When Darth Vader threw Emperor Palpatine down a deep pit in Return of the Jedi that led to the second Death Star’s hypermatter reactor, there was a big surge of energy that told us he must have died. However, three decades later, The Rise of Skywalker resurrected Palpatine without ever properly explaining how. It seems like we’ll have to wait for the official Rise of Skywalker novelization to find out why.
Originally scheduled for release on March 3, the release of The Rise of Skywalker: Expanded Edition was pushed back to March 17 earlier this week, and some folks on Reddit are speculating that it should further explain precisely how Palpatine was able to return all these years later.
If the novelization for The Rise of Skywalker is anything like The Last Jedi’s, then it may further contextualize the story’s more glaring mysteries. The Last Jedi novelization explained the mysterious connection between Snoke and Palpatine in interesting ways, but all that was completely undone by The Rise of Skywalker’s twists. The new novelization, however, is basically the last chance for clarification in the Skywalker Saga.
How could Palpatine possibly have survived diving right into a live reactor minutes before the entire space station exploded, especially given how large the explosion looked from the Endor moon? You’d think his body was vaporized, but the Episode IX visual dictionary already says that’s not the case.
The official Star Wars: The Rise of Skywalker: The Visual Dictionary released on December 30 clarifies several of the film’s bigger plot holes, like the fact that “shipwrights, engineers, and slaves” held on Exogol created the ridiculous, expansive Sith fleet over the course of “decades.” More importantly, the visual dictionary also reveals that the “Sith Eternal” people living on Exogol somehow found Palpatine’s dead body and revived him using “technology and the occult.” But that’s all we get.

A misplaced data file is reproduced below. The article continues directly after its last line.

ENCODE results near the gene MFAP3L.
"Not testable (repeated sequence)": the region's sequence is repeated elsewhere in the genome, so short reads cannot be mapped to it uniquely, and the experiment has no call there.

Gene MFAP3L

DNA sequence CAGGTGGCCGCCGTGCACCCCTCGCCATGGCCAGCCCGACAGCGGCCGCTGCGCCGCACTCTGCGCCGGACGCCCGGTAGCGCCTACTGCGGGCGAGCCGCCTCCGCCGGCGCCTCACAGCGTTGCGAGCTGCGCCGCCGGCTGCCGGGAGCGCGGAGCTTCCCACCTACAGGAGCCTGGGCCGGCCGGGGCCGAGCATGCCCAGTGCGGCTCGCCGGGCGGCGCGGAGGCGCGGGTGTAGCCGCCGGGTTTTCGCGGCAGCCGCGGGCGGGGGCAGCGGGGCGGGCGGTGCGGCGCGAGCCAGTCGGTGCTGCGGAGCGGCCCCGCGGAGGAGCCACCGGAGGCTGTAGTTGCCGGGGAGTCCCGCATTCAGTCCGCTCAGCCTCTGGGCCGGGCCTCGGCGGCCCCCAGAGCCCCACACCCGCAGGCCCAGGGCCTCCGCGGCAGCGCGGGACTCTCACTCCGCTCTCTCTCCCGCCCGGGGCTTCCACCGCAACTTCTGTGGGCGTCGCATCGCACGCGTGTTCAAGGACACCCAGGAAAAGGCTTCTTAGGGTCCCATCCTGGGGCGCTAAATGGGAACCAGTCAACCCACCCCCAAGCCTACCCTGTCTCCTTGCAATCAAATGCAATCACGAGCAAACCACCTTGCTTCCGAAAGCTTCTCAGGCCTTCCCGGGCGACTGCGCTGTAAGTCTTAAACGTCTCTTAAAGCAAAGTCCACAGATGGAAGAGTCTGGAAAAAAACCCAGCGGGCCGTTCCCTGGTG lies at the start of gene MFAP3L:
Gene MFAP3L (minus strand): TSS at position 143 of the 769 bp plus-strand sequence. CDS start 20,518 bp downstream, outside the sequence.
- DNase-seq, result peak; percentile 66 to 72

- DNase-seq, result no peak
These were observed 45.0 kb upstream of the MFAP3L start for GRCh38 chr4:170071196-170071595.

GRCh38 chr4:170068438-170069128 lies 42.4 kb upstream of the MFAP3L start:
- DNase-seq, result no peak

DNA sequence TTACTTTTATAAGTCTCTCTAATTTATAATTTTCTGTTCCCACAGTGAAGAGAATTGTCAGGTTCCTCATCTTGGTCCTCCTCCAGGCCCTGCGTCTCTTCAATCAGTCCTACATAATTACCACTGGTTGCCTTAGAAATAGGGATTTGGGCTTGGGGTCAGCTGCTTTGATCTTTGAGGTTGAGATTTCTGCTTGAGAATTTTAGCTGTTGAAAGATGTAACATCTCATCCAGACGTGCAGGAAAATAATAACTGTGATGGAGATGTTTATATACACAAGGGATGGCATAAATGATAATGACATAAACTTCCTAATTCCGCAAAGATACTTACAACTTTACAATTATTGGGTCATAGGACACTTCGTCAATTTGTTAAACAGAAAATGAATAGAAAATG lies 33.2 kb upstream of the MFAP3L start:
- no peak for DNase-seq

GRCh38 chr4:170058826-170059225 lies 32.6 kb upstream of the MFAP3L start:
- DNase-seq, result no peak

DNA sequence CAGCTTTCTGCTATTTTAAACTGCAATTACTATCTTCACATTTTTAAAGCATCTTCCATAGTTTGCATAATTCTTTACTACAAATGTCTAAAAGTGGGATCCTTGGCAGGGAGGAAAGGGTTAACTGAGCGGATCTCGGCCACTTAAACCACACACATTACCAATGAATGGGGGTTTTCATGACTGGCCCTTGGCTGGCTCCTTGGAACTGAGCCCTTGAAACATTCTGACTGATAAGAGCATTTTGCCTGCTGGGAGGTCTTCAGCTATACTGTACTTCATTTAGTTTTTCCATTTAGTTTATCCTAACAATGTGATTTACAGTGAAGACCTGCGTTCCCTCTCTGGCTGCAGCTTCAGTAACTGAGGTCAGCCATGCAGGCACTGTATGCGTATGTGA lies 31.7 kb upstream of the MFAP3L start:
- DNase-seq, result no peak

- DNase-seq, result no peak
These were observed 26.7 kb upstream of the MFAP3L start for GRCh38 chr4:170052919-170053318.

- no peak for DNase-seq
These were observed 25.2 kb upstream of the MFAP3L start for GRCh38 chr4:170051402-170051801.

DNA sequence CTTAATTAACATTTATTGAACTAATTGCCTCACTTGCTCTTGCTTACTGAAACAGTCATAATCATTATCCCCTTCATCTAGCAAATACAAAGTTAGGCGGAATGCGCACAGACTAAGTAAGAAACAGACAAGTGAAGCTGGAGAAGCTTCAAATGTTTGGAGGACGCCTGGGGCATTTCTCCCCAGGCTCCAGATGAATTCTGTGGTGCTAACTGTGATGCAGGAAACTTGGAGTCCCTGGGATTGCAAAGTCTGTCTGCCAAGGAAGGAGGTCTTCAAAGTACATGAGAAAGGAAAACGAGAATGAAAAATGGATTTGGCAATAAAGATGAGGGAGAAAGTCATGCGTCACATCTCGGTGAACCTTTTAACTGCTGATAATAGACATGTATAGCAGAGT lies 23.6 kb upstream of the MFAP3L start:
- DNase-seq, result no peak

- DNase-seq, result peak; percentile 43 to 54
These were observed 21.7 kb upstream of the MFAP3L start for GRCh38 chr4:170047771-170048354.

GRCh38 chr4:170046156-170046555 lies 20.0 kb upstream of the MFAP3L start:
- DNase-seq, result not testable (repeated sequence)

Palpatine once saved Anakin Skywalker’s life using a fusion of technology and the occult, so that isn’t anything new. But, for now, we don’t have any answers to the more specific questions about what happened to Palp’s body or what the Sith Eternal did in order to resurrect him. (What I really want to know is how large the seemingly endless crane was that supported his body up until the moment he figured out he could drain the dyad energy from Rey and Ben Solo to rejuvenate himself.)
Rae Carson, author of The Rise of Skywalker’s novelization, claimed in early January that “if the #TheRiseOfSkywalker film included everything in the novelization, it would definitely be at least 3 hours long.” Does that mean an extended cut would include enough coherent information to fill in some of the story’s bigger plot holes like this one? We sure hope so.
Star Wars: The Rise of Skywalker is now in theaters, and the Expanded Edition novelization will be released by Del Rey Publishing on March 17, 2020.